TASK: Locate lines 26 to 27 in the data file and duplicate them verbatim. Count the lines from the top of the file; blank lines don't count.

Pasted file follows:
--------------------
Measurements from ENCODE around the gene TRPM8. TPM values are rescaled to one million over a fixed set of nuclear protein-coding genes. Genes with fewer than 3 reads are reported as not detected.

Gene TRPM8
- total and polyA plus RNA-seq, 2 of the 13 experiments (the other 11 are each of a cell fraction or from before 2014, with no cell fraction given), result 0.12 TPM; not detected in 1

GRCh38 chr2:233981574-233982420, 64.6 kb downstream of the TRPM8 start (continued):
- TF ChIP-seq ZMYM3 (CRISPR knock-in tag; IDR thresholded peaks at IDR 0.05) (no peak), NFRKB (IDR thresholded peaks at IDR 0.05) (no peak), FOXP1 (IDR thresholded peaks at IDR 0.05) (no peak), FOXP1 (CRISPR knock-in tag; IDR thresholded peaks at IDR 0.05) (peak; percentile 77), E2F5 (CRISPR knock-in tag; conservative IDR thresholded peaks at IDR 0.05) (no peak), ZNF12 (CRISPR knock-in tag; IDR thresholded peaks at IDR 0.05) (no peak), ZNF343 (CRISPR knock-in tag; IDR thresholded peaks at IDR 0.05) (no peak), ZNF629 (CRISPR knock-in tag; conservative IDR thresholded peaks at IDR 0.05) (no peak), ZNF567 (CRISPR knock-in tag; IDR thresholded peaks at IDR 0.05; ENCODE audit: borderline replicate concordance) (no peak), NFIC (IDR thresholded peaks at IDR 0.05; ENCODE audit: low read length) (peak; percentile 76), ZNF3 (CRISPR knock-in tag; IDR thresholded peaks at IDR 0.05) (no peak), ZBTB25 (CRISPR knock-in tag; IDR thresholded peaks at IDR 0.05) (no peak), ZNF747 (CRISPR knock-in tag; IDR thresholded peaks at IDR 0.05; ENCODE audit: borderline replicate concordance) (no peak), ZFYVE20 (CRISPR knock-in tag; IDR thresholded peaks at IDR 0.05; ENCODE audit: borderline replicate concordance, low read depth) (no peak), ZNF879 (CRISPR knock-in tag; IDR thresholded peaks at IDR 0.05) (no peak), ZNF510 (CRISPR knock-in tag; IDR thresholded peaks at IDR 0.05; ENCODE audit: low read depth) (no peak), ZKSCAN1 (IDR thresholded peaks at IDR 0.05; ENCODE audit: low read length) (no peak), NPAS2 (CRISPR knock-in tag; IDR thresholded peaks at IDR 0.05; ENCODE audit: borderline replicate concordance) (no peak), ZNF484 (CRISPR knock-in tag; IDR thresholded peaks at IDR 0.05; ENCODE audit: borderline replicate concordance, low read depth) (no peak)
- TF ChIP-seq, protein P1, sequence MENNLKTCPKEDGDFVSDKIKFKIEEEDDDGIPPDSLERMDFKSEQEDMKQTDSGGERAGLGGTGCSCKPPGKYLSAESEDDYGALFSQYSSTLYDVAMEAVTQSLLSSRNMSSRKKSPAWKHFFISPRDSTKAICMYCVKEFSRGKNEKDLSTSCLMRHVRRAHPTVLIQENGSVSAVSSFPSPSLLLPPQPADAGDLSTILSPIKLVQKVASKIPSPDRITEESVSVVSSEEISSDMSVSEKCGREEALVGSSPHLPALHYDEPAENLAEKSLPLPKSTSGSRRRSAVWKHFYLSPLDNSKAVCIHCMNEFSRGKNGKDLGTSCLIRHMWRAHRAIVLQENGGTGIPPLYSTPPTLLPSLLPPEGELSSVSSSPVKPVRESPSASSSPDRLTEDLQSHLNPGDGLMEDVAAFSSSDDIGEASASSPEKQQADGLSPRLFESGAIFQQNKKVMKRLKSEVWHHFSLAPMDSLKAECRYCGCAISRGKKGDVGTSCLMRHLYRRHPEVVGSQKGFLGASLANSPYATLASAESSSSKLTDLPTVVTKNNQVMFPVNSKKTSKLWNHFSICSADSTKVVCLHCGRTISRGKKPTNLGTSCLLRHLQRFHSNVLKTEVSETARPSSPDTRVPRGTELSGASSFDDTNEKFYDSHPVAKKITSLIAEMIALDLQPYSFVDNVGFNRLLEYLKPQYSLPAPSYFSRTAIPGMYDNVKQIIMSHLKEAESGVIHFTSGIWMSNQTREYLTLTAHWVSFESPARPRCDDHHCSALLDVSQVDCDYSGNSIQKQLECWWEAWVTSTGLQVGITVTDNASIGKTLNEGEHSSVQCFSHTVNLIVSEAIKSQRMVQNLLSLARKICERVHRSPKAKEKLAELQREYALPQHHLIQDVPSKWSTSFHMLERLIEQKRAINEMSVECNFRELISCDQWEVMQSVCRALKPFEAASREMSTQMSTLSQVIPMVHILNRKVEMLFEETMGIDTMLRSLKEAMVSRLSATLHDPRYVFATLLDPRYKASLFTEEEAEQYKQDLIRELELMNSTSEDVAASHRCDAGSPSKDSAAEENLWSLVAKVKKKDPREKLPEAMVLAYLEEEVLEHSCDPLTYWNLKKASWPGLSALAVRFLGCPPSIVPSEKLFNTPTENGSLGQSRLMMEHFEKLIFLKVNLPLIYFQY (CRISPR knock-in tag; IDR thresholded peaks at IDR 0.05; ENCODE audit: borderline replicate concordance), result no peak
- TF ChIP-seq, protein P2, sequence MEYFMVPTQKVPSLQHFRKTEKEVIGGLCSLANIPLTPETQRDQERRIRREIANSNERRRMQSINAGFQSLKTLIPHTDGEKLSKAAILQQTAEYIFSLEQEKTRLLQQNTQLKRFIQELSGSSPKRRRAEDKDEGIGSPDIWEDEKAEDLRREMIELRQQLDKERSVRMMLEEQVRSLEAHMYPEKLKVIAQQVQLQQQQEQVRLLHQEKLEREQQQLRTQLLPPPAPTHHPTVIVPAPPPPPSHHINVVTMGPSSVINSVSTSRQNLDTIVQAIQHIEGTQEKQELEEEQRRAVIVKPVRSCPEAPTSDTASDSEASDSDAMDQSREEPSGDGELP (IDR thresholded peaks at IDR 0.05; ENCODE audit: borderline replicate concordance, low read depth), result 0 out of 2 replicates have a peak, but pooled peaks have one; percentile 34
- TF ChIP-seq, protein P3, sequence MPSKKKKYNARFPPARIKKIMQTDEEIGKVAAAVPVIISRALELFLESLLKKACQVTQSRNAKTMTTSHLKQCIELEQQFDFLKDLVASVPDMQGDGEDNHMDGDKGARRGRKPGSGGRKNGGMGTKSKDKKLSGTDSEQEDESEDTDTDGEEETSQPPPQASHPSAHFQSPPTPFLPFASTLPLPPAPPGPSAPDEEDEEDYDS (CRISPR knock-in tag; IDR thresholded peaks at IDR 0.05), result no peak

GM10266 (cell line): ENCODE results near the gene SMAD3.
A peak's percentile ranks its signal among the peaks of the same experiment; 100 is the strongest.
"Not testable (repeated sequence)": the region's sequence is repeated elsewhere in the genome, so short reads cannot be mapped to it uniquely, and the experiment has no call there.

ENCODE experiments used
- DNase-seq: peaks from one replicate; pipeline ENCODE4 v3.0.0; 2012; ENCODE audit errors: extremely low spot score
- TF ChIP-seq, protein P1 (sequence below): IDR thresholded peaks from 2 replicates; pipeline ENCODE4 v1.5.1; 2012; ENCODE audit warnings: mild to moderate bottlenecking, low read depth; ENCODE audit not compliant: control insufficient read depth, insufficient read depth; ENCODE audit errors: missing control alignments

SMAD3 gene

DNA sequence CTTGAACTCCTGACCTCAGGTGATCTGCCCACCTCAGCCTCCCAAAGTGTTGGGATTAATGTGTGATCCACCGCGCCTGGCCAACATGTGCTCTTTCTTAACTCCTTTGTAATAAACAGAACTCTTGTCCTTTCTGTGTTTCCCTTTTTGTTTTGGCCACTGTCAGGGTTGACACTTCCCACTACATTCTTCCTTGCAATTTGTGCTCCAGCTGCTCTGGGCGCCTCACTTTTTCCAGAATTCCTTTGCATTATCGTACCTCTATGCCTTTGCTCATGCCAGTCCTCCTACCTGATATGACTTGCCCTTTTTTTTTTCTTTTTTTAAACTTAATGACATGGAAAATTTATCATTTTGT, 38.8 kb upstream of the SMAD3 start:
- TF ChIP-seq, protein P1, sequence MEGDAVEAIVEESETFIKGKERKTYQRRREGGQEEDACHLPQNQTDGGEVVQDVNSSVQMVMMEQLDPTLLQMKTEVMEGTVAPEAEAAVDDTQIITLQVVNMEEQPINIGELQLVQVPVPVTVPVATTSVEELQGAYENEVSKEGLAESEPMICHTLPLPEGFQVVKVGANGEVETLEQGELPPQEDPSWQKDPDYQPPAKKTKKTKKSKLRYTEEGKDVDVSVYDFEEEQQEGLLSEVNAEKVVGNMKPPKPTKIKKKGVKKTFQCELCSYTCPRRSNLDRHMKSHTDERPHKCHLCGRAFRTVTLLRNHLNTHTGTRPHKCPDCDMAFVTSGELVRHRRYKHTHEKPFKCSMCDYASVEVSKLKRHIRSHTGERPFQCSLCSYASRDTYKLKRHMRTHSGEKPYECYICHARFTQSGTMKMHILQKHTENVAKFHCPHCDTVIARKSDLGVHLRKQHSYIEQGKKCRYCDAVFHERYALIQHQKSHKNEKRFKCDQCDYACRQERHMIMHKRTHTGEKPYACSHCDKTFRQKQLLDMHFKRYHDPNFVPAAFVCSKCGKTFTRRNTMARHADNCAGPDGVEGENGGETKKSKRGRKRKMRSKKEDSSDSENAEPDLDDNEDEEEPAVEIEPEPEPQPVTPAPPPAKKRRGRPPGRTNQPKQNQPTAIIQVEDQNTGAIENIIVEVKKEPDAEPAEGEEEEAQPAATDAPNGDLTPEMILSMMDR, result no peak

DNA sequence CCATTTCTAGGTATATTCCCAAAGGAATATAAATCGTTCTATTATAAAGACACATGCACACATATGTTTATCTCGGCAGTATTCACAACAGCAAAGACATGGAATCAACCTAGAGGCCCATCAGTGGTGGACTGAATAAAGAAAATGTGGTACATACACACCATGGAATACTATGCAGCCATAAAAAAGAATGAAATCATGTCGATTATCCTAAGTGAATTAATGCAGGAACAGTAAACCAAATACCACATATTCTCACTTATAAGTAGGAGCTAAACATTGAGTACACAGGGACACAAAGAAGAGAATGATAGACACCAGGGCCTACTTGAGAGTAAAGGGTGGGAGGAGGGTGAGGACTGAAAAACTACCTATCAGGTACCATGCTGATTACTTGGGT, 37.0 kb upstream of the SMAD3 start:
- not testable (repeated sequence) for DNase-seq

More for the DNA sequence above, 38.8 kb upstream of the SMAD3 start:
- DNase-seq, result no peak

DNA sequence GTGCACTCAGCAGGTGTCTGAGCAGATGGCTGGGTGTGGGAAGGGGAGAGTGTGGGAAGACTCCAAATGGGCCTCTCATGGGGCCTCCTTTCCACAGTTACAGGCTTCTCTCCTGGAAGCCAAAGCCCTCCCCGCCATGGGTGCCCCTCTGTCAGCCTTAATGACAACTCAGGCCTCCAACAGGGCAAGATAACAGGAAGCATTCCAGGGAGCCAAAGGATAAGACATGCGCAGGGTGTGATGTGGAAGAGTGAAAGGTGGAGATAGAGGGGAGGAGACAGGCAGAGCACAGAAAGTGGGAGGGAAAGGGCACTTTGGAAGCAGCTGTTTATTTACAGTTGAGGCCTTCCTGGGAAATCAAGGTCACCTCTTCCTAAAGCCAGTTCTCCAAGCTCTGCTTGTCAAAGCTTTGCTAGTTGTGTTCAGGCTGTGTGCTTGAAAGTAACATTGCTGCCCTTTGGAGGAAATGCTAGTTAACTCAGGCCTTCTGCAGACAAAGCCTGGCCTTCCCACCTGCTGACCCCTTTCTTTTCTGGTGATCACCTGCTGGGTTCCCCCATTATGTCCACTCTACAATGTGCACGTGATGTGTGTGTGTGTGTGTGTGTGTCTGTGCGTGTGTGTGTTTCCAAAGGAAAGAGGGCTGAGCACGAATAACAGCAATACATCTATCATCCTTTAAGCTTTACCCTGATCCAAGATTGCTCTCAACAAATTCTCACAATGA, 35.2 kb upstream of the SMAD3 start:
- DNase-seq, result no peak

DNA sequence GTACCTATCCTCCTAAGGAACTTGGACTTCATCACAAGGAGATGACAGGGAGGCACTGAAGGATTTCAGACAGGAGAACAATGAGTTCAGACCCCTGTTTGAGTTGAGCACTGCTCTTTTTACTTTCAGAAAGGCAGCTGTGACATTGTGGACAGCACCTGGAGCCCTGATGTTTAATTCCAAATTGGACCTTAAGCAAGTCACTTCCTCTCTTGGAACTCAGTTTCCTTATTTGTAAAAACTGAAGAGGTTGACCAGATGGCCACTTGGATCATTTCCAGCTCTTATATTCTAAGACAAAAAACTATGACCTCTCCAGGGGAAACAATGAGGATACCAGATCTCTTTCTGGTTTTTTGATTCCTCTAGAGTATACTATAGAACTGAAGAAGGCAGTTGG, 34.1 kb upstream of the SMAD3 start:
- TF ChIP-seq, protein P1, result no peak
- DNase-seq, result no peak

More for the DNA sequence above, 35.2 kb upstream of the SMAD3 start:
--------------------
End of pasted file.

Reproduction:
- DNase-seq, result no peak

More for the DNA sequence above, 35.2 kb upstream of the SMAD3 start: